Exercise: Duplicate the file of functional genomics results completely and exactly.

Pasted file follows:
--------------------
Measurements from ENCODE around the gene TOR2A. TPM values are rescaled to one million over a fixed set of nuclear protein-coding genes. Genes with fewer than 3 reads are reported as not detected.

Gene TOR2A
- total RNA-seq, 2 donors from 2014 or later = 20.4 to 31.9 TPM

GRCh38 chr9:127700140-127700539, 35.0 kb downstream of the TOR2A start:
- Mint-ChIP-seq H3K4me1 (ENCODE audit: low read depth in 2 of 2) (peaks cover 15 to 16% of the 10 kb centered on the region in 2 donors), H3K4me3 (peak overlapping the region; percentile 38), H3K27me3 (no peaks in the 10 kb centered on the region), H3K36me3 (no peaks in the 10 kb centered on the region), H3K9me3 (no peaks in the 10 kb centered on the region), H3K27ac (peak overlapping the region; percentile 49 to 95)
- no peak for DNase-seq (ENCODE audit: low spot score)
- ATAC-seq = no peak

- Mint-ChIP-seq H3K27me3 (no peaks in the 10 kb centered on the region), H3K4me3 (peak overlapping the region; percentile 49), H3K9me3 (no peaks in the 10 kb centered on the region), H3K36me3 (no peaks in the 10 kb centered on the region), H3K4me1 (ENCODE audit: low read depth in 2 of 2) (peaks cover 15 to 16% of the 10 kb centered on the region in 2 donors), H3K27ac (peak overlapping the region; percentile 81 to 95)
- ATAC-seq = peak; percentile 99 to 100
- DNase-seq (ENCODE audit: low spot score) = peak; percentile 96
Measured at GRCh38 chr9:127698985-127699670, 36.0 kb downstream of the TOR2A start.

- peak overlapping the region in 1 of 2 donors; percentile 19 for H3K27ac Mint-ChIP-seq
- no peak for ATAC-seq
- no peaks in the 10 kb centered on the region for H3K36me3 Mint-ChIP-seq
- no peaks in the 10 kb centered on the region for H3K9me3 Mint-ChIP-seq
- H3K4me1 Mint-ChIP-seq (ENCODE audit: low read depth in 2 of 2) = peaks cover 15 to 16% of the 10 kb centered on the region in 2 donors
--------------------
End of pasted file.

Measurements from ENCODE around the gene TOR2A. TPM values are rescaled to one million over a fixed set of nuclear protein-coding genes. Genes with fewer than 3 reads are reported as not detected.

Gene TOR2A
- total RNA-seq, 2 donors from 2014 or later = 20.4 to 31.9 TPM

GRCh38 chr9:127700140-127700539, 35.0 kb downstream of the TOR2A start:
- Mint-ChIP-seq H3K4me1 (ENCODE audit: low read depth in 2 of 2) (peaks cover 15 to 16% of the 10 kb centered on the region in 2 donors), H3K4me3 (peak overlapping the region; percentile 38), H3K27me3 (no peaks in the 10 kb centered on the region), H3K36me3 (no peaks in the 10 kb centered on the region), H3K9me3 (no peaks in the 10 kb centered on the region), H3K27ac (peak overlapping the region; percentile 49 to 95)
- no peak for DNase-seq (ENCODE audit: low spot score)
- ATAC-seq = no peak

- Mint-ChIP-seq H3K27me3 (no peaks in the 10 kb centered on the region), H3K4me3 (peak overlapping the region; percentile 49), H3K9me3 (no peaks in the 10 kb centered on the region), H3K36me3 (no peaks in the 10 kb centered on the region), H3K4me1 (ENCODE audit: low read depth in 2 of 2) (peaks cover 15 to 16% of the 10 kb centered on the region in 2 donors), H3K27ac (peak overlapping the region; percentile 81 to 95)
- ATAC-seq = peak; percentile 99 to 100
- DNase-seq (ENCODE audit: low spot score) = peak; percentile 96
Measured at GRCh38 chr9:127698985-127699670, 36.0 kb downstream of the TOR2A start.

- peak overlapping the region in 1 of 2 donors; percentile 19 for H3K27ac Mint-ChIP-seq
- no peak for ATAC-seq
- no peaks in the 10 kb centered on the region for H3K36me3 Mint-ChIP-seq
- no peaks in the 10 kb centered on the region for H3K9me3 Mint-ChIP-seq
- H3K4me1 Mint-ChIP-seq (ENCODE audit: low read depth in 2 of 2) = peaks cover 15 to 16% of the 10 kb centered on the region in 2 donors